FIG. 1 is a block diagram of an exemplary volume control of the present invention;

FIG. 2 is a block diagram of an exemplary voice evacuation system using a volume control of the present invention;

FIG. 3 is a functional block diagram of an exemplary volume control of the present invention;

FIG. 4 is a schematic diagram of one embodiment of the present volume control; and

FIG. 5 is a schematic diagram of an alternate embodiment of the present volume control.

To facilitate understanding, identical reference numerals have been used, where possible, to designate identical elements that are common to the figures.

DETAILED DESCRIPTION

The present invention generally discloses a volume control that can maintain continuous supervision of an emergency voice evacuation system at any position of the volume control. The ability to provide volume control of each zone of the paging and/or background music in non-alarm conditions while maintaining supervision is desirable. Maintaining supervision ensures that devices in the emergency voice evacuation system, such as for example, visual notification appliances, audio notification appliances and audio devices, such as speakers, are in a ready state and functional. A general description of the supervision of the emergency voice evacuation system is discussed in further detail below with reference to FIG. 2.

In one embodiment, the volume control may meet the Underwriters Laboratories (UL) listed standards for emergency voice evacuation systems. For example, devices in emergency voice evacuation systems may be required to meet UL 864 requirements.

To maintain continuous supervision of an emergency voice evacuation system, the volume control must be able to allow supervision while a switch of the volume control is set at any position. For example, current volume controls may lose supervision when a non-shorting type switch of the volume control is set in a position between two consecutive settings of the volume control or when the switch is moved to a last unlabeled node of the volume control. A non-shorting type switch will break a connection before a next connection is made. For example, in a rotary non-shorting type switch, turning the knob of the switch between a first setting to a second setting will cause contact with the first switch to break before making contact with the second setting. In other words, the contacts are temporarily disconnected before making contact with the next set of contacts. Thus, if the knob is set at a position between two settings, then no connection is made and it will appear that the non-shorting type switch has created an open circuit. Consequently, when this occurs, a notification panel or voice evacuation panel may alert a technician of a potential problem. Thus, a technician may be required to address the problem within a time period specified by code, e.g. within a few hours, which usually requires the technician to go on-site and simply move the volume control out of the "in between" setting. As a result, valuable time and resources are wasted and the technician is highly inconvenienced.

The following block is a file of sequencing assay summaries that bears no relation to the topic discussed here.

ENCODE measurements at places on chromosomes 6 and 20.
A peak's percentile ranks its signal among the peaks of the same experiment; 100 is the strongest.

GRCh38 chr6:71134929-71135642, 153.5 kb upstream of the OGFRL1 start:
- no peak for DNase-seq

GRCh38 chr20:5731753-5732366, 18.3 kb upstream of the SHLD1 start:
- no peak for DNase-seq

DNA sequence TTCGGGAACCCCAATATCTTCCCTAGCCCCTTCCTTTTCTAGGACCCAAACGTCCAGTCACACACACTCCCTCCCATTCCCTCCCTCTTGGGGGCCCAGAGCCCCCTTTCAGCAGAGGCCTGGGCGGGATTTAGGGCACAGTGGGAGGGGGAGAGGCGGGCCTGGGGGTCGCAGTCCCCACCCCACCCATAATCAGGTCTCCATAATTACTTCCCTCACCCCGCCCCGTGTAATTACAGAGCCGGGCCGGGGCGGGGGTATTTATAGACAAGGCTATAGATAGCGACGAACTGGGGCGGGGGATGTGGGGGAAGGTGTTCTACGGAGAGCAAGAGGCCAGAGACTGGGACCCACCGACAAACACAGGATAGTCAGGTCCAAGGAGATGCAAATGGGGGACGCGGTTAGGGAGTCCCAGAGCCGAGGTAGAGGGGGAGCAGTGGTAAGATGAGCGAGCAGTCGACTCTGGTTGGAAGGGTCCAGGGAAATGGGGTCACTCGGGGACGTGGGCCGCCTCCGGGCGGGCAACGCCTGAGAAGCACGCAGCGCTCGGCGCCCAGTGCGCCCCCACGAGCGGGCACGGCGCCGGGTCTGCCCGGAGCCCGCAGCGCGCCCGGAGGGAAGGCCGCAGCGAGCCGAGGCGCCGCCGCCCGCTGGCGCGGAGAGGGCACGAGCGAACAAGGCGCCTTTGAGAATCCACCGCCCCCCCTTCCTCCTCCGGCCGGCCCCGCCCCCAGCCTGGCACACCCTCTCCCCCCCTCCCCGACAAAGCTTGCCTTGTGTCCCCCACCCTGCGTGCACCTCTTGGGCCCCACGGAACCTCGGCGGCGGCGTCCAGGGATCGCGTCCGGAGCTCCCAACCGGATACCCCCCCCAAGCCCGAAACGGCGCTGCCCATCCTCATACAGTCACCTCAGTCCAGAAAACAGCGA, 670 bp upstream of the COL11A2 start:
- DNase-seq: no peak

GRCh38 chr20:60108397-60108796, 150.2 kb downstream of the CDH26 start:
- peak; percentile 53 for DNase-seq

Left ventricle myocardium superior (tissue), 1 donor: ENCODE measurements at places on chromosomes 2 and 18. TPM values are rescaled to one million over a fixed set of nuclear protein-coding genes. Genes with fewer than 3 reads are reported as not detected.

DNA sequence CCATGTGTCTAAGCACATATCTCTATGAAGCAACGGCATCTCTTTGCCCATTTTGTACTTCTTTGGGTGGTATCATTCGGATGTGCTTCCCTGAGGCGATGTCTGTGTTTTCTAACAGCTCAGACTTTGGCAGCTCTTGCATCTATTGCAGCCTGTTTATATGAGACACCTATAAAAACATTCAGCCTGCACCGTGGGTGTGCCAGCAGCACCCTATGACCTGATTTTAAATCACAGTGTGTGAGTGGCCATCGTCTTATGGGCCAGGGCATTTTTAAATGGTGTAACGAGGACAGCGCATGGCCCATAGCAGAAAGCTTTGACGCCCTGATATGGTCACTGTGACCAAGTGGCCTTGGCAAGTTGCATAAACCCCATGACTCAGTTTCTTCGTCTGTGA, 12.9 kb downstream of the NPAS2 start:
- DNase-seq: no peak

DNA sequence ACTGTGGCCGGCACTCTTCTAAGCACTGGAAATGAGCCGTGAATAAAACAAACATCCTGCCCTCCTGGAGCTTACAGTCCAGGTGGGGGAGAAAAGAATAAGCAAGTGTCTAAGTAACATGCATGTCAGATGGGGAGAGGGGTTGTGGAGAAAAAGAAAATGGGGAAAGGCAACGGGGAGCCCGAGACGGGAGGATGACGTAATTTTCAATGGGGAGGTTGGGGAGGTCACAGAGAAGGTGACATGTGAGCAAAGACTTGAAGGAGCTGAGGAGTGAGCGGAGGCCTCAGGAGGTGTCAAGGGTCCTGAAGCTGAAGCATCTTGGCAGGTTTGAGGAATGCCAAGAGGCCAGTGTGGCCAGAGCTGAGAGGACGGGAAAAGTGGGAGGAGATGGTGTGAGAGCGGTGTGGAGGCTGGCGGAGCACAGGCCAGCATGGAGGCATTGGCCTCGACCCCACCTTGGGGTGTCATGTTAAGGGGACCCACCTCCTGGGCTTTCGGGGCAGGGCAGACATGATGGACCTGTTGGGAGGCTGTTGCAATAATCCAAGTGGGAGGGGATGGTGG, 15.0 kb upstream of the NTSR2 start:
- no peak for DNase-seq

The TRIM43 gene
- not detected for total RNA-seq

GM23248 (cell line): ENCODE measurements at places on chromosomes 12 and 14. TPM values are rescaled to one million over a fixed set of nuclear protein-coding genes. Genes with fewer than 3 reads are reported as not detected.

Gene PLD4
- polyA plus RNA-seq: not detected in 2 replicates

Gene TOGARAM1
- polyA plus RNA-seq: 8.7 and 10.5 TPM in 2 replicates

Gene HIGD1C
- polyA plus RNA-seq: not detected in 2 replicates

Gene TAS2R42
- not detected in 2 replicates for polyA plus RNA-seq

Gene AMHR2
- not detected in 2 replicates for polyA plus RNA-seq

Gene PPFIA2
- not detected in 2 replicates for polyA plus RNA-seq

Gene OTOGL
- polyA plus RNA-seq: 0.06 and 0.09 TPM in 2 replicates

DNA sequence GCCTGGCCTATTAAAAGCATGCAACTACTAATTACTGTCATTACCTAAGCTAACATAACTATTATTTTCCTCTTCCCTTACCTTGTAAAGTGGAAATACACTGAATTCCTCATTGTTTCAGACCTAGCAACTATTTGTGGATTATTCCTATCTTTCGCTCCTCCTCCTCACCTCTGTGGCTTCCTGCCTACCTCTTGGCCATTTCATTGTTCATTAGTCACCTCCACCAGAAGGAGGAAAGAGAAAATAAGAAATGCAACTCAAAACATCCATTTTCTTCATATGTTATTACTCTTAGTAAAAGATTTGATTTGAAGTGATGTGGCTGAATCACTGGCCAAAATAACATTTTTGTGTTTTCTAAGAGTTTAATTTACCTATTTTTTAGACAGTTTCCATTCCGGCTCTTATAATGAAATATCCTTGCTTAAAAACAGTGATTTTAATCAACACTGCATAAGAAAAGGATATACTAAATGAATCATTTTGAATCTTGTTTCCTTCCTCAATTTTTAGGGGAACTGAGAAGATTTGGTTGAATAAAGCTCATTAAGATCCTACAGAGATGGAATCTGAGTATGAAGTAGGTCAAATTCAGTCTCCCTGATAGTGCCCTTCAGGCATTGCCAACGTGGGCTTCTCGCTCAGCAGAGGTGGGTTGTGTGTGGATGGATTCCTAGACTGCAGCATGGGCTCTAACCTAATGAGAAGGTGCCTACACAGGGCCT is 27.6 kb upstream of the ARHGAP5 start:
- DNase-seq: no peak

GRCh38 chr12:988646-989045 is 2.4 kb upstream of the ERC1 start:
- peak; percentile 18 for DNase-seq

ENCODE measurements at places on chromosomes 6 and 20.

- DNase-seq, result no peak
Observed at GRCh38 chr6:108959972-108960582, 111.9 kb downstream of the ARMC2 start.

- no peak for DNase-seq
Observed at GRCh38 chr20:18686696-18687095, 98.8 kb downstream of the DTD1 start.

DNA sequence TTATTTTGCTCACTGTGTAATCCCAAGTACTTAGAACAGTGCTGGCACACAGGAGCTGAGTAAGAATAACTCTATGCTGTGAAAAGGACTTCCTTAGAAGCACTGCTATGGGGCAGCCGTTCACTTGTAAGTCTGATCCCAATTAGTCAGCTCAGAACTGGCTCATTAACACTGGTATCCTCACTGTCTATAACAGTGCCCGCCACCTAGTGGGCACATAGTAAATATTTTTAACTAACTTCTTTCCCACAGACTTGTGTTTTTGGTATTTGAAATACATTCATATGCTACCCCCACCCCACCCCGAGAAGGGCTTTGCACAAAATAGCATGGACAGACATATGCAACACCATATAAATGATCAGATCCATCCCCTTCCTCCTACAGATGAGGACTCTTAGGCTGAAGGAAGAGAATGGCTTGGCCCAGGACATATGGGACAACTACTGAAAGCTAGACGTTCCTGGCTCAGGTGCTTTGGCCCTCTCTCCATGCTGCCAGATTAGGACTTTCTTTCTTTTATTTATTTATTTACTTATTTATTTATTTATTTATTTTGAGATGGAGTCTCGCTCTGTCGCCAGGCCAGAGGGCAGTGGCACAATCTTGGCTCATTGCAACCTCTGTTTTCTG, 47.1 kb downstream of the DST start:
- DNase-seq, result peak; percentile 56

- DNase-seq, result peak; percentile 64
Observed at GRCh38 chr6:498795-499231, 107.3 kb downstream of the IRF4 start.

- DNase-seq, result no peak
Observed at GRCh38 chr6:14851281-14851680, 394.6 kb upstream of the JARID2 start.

In one embodiment, the present invention addresses this problem by providing a volume control method and apparatus for a volume control with continuous supervision and an alarm by-pass circuit in an emergency voice evacuation system that is capable of maintaining continuous supervision with the switch of the volume control at any position. In one embodiment, the volume control may be within the UL listed standards for emergency voice evacuation systems, for example UL 864 requirements.